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It’s like Xmas in October –and no, I ain’t talking about my birthday– thanks to the release of THOUSANDS of high-resolution photographs taken by NASA during the age of the Apollo missions, between 1961 and 1972.

Those images were taken by the Apollo astronauts using Hasselblad 500EL data cameras, equipped with special IMAX-like, 70mm thin-based film produced by Kodak, which is the equivalent of 12,000 lines of digital resolution –the perfect excuse to finally get that new iMac with 5k Retina display next Black Friday!

Project Apollo Archive, which contains over 8400 pics in total, is being curated by Kipp Teague, who founded it since 1999.

“Around 2004, Johnson Space Center began re-scanning the original Apollo Hasseelblad camera film magazines, and Eric Jones and I began obtaining TIFF (uncompressed, high-resolution) versions of these new scans on DVD,” Teague tells The Planetary Society. “These images were processed for inclusion on our websites, including adjusting color and brightness levels, and reducing the images in size to about 1000 dpi (dots per inch) for the high-resolution versions.” Because there was so much demand for higher-resolution versions, Teague decided to reprocess the entire set and upload them to Flickr magazine by magazine.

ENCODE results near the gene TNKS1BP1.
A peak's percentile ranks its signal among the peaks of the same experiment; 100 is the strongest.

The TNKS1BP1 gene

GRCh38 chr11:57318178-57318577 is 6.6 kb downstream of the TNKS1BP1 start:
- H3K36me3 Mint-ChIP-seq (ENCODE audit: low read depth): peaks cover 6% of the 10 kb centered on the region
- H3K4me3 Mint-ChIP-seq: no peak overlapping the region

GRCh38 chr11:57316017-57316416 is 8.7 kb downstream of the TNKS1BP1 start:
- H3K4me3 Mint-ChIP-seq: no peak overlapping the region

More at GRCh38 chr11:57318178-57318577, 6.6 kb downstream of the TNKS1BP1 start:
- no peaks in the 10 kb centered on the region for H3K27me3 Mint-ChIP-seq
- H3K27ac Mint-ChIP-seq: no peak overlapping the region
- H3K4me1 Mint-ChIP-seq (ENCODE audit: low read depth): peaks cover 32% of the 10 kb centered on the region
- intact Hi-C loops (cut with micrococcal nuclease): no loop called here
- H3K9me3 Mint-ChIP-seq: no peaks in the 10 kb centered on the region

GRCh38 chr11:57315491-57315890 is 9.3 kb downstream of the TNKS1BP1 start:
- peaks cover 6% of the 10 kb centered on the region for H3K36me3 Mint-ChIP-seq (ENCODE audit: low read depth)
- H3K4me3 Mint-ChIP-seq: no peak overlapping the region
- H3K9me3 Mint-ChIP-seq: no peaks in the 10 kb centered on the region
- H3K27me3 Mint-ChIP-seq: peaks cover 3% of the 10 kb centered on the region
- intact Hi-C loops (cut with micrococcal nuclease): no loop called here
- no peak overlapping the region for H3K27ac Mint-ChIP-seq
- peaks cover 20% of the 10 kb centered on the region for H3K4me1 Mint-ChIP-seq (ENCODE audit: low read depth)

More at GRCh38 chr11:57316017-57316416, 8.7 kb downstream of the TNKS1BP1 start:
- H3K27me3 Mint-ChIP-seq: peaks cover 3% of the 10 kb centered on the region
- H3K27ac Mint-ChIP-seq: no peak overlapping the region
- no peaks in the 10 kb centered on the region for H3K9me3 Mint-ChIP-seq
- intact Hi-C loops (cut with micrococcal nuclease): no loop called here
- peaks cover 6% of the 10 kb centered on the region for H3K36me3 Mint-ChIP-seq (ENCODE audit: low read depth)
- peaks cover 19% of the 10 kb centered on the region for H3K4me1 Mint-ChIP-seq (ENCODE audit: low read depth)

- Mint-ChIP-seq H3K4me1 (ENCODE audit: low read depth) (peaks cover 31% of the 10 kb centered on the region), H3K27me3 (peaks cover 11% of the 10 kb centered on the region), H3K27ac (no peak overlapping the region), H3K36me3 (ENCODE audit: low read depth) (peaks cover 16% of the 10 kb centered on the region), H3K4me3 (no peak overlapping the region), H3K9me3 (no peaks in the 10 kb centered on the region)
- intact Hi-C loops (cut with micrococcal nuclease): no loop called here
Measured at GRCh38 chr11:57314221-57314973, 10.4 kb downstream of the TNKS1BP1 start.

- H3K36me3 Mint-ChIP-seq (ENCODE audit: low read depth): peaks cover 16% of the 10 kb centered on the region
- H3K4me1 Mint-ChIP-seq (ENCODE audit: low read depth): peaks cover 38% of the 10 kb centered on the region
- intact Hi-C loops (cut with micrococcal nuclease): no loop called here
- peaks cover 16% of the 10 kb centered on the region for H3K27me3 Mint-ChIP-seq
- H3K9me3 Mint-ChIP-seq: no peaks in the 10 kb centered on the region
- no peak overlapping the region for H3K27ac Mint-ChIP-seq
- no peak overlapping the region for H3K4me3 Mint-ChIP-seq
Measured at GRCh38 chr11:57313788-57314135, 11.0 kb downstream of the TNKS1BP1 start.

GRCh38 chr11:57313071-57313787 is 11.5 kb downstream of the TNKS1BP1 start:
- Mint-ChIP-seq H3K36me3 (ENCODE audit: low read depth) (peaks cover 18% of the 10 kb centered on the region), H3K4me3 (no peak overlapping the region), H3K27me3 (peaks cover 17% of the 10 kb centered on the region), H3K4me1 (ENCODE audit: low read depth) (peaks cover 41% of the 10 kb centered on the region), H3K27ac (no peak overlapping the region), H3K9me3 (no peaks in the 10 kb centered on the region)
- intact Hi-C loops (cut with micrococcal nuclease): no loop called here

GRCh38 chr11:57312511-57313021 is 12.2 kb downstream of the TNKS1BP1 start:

[NOTE: These are **not** the best-resolution versions available on the archive]

Teague hopes to further expand the archive to 13,000 by the end of this week –but you can start looking for the wires on the lunar landing’s movie set right now!